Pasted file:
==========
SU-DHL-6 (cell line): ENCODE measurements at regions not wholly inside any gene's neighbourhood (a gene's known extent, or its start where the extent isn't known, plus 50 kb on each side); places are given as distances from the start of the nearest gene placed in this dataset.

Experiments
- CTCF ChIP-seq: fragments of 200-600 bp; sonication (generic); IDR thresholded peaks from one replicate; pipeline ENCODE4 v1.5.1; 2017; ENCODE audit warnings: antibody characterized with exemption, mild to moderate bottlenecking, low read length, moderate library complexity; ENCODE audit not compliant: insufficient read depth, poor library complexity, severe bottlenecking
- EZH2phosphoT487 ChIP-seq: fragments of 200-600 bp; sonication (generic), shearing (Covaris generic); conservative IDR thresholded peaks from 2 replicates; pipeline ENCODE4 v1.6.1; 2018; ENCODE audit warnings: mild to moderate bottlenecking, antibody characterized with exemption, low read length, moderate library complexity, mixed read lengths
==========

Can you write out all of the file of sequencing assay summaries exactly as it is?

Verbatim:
SU-DHL-6 (cell line): ENCODE measurements at regions not wholly inside any gene's neighbourhood (a gene's known extent, or its start where the extent isn't known, plus 50 kb on each side); places are given as distances from the start of the nearest gene placed in this dataset.

Experiments
- CTCF ChIP-seq: fragments of 200-600 bp; sonication (generic); IDR thresholded peaks from one replicate; pipeline ENCODE4 v1.5.1; 2017; ENCODE audit warnings: antibody characterized with exemption, mild to moderate bottlenecking, low read length, moderate library complexity; ENCODE audit not compliant: insufficient read depth, poor library complexity, severe bottlenecking
- EZH2phosphoT487 ChIP-seq: fragments of 200-600 bp; sonication (generic), shearing (Covaris generic); conservative IDR thresholded peaks from 2 replicates; pipeline ENCODE4 v1.6.1; 2018; ENCODE audit warnings: mild to moderate bottlenecking, antibody characterized with exemption, low read length, moderate library complexity, mixed read lengths